The Global Soul by Pico Iyer
I have had this book for few years now and now that I have read it, I feel I am late in reading it by a decade or so. The concepts and the changes that books talks about have become so much an integral part of our lives by now that the book seems irrelevant. But nonetheless I read it, from first to last page, because I could relate to most of the things being said. It talks about the feeling of not belonging to anywhere co existing with sense of belongingness even in the alien places and with absolute strangers. Unlike the last Pico Iyer book that I read, which talked about places that would not be noticed if they fell off the map, this book talks about places which most of us would have traveled to, lived in,have friends in or least transited by sometime. So the places are very familiar, even if you have not visited them, you would have seen them and heard about them from various media all around you.
He talks about the generation which is so mobile that it does not belong to any one place, and is quite comfortable in unknown settings. He talks about people of one ethnic origin, growing up in another continent, living and making their careers in third and probably having their loved ones in the fourth, leaving the fifth one for vacations and visits. He talks about the jet setters who create a small home for themselves wherever they are on the planet and their actual or base homes actually look like a transit lounge. He talks about airports where you have people from all corners of the world but no one belongs to that place, a perfect microcosm of the world, where people come and stay for a while and then go for their next destinations. He talks about cities which are entirely composed of migrants from various places.
He talks of California, which is home to migrant communities, Atlanta when it was hosting the Olympic games, Toronto which has everyone who has come from somewhere else but have made it their home, Hong Kong and finally Japan. While talking about interior Japan, author becomes very personal and I am not sure if many people would relate to what he says. The book does get repetitive in many places and it is the same point that author keeps repeating through the book and you get a sense of Déjà vu.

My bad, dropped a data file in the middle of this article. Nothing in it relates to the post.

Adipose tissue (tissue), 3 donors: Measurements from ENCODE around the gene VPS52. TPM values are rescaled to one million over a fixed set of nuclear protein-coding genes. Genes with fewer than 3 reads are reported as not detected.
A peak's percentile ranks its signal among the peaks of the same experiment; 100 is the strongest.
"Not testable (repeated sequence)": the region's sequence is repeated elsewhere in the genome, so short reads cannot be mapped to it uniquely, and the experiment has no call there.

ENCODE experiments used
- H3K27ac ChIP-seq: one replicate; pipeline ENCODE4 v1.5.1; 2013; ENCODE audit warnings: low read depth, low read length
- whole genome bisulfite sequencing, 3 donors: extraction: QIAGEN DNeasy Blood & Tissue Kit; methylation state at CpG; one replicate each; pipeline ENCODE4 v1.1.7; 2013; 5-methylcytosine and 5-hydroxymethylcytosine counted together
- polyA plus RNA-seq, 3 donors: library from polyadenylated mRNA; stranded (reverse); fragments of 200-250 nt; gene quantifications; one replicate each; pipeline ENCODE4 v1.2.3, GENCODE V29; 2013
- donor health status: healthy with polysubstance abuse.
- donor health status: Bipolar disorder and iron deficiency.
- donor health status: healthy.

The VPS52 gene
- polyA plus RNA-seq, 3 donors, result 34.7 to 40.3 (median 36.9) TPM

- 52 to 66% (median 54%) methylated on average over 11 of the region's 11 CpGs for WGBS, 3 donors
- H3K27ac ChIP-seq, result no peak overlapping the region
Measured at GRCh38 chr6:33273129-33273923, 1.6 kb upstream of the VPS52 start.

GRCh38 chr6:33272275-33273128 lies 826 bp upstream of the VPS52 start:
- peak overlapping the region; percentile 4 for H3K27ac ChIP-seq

There are some interesting quotes that I like in the book, like:
- A lack of affiliation may mean a lack of accountability, and forming a sense of commitment can be hard without a sense of community.
- The man who finds his homeland sweet is still a tender beginner; he to whom every soil is as his native one is already strong; but he is perfect to whom the entire world is as a foreign land.
To add my own spice, I read this book while I was traveling back and forth between Bangalore and Pune, amidst all kinds of people from across the country, and in Pune where I stayed with a Polish friend who has chosen to live in India. And before this trip this book has traveled with me to various places, but as I always say probably my time to read it had yet not come.
Recommendation: I think you are too late now to read this book…:-)